As of a year after the meltdowns, fewer than half of Fukushima’s mandatory evacuees had filed for funds. Some have complained that the 56-page claim form, accompanied by a 156-page manual on how to fill it out, is too complicated. Others accuse TEPCO of low balling them. Government help centers have been set up to explain to people the legalese from the company that the government bailed out so that it would have funds to compensate victims of the nuclear meltdowns caused by the company’s own malfeasance. In a January report, one help center noted, “There is a growing trend that TEPCO refuses compensation for damages that aren’t specified in the government’s interim guidelines, without considering individual situations.”*
It is expected to take at least 40 years to contain the radiation at Fukushima, prompting many to begin referring to themselves not as Fukushima refugees but as Fukushima diaspora.
I wanted to raise my children with the safest possible meals, so I started organic farming. But all my paddies and fields have been contaminated. Every day, every time I prepare a meal, I wonder if it’s OK to feed my children with vegetables at a certain becquerel level. I’m worried if they might affect my children in the future.
Can you understand this feeling? How many times have you come to Fukushima? How much of that contaminated air have you breathed in? How many times has Mr. Noda come? How many hours has he spent there? We are there every day, and every time we see helicopters flying over us, we really fear that something might be wrong with the nuclear plant again. That’s how it is in Fukushima.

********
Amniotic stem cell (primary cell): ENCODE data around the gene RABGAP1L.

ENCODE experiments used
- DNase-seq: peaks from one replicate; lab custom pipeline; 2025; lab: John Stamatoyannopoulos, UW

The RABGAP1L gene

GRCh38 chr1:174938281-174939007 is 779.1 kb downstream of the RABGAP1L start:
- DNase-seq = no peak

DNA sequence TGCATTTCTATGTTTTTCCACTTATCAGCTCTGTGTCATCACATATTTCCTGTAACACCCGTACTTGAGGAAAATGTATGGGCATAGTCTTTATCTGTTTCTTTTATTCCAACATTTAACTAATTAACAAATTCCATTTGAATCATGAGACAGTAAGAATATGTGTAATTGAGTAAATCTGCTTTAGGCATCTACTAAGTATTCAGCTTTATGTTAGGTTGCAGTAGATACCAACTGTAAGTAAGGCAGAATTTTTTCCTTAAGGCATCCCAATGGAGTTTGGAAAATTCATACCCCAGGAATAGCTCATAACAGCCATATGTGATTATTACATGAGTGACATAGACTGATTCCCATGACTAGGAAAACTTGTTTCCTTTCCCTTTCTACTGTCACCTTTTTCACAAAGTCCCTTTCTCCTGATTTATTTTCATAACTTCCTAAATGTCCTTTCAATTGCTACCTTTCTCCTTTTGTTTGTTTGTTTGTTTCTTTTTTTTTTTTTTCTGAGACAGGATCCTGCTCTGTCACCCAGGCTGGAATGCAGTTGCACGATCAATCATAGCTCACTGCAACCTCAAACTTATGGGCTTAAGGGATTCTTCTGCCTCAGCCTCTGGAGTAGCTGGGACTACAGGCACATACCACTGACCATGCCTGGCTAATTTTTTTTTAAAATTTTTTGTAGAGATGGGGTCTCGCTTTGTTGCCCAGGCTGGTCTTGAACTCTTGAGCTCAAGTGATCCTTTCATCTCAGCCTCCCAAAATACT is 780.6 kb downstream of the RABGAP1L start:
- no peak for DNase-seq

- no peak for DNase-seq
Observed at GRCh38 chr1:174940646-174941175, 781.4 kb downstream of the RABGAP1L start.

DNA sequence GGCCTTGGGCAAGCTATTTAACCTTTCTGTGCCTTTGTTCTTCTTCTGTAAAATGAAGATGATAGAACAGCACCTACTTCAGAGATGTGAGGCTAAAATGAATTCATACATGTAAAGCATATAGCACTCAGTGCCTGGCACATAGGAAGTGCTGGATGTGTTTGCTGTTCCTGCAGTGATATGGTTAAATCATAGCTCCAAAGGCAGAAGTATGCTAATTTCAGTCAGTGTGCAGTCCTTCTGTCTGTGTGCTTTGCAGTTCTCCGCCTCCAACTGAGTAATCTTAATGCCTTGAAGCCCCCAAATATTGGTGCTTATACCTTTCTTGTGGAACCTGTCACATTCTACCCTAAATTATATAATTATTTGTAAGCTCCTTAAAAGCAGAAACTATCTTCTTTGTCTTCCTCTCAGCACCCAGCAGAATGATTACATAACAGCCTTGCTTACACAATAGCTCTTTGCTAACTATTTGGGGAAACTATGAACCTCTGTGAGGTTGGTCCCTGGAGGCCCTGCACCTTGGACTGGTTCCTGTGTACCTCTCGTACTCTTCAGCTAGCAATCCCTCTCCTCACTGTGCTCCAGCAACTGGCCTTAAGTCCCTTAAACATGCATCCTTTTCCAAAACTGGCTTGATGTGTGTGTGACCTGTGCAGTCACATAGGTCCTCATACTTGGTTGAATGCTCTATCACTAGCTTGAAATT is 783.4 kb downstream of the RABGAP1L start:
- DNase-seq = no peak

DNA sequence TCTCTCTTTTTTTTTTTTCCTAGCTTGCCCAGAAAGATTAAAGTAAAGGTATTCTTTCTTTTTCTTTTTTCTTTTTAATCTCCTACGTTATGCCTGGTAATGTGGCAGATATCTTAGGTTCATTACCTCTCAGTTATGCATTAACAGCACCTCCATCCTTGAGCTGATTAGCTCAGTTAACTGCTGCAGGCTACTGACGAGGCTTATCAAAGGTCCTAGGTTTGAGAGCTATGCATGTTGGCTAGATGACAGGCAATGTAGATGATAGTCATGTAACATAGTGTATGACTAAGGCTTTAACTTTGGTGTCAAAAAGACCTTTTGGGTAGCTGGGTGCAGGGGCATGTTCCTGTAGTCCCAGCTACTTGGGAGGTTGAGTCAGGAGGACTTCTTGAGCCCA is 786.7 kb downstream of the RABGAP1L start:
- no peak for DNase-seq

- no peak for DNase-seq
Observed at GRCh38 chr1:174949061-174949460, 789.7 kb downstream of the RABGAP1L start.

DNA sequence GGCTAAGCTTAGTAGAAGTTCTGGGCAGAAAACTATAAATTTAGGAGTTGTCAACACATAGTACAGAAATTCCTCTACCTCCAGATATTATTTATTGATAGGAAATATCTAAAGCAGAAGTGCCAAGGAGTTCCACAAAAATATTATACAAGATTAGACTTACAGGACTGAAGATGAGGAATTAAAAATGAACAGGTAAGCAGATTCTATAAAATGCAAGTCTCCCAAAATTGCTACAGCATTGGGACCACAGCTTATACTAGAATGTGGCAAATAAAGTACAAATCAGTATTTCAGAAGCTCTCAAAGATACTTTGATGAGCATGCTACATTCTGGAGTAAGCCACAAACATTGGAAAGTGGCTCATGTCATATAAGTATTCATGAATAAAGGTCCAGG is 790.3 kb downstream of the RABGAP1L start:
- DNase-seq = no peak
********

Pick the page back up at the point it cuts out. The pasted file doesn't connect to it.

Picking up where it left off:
Following their exchange with the cabinet officials the women, together with sixty of their supporters, staged a die-in in front of Noda’s official residence urging the Prime Minister not to restart Ohi’s reactors. Despite their lamentations, the next day Noda announced the reactors would reboot, asserting that nuclear power is necessary to preserve Japan’s “quality of life.”
Noda’s announcement brought 45,000 people to his home two weeks later. Then, on Friday, 200,000 people turned up. It was one of the largest demonstrations Japan has witnessed in decades. The numbers in the streets were reinforced by a petition that garnered 3 million signatures calling on the Prime Minister to learn from Fukushima, abandon nuclear, and move the country onto renewable sources of energy.
Friday’s rally was followed up on Sunday by a blockade of the Ohi plant involving thousands. Blockaders squared off with riot police and held their ground. Ohi’s operator, Kansai Electric Power Company (KEPCO), was forced to transport staff onto the plant’s grounds via boat, only then was Reactor NO 3 brought back online . The demonstrators have pledged to indefinitely occupy the precipice of the plant in order to make its continued operation as unfeasible for Kansai Electric and politically volatile for Prime Minister Noda as it is untenable for them.#
*TEPCO is not above more informal methods of business mind you. Following the disaster, the firm didn’t have much of a labor pool at its disposal. One TEPCO executive reportedly told local businesses, “Bring us the living dead. People no one will miss.” Since then the corporation has outsourced the clean up effort to subcontractors who rely on the Japanese mafia, or yakuza, to round up recruits. Workers at Fukushima are often people deep in debt to the yakuza, unemployed, homeless, and/or mentally handicapped. Some are simply bullshitted into signing on to the job. The yakuza buses them to remote worker barracks and from there they are driven daily to toil in hazmat suits in a nuclear waste zone for minimum wage.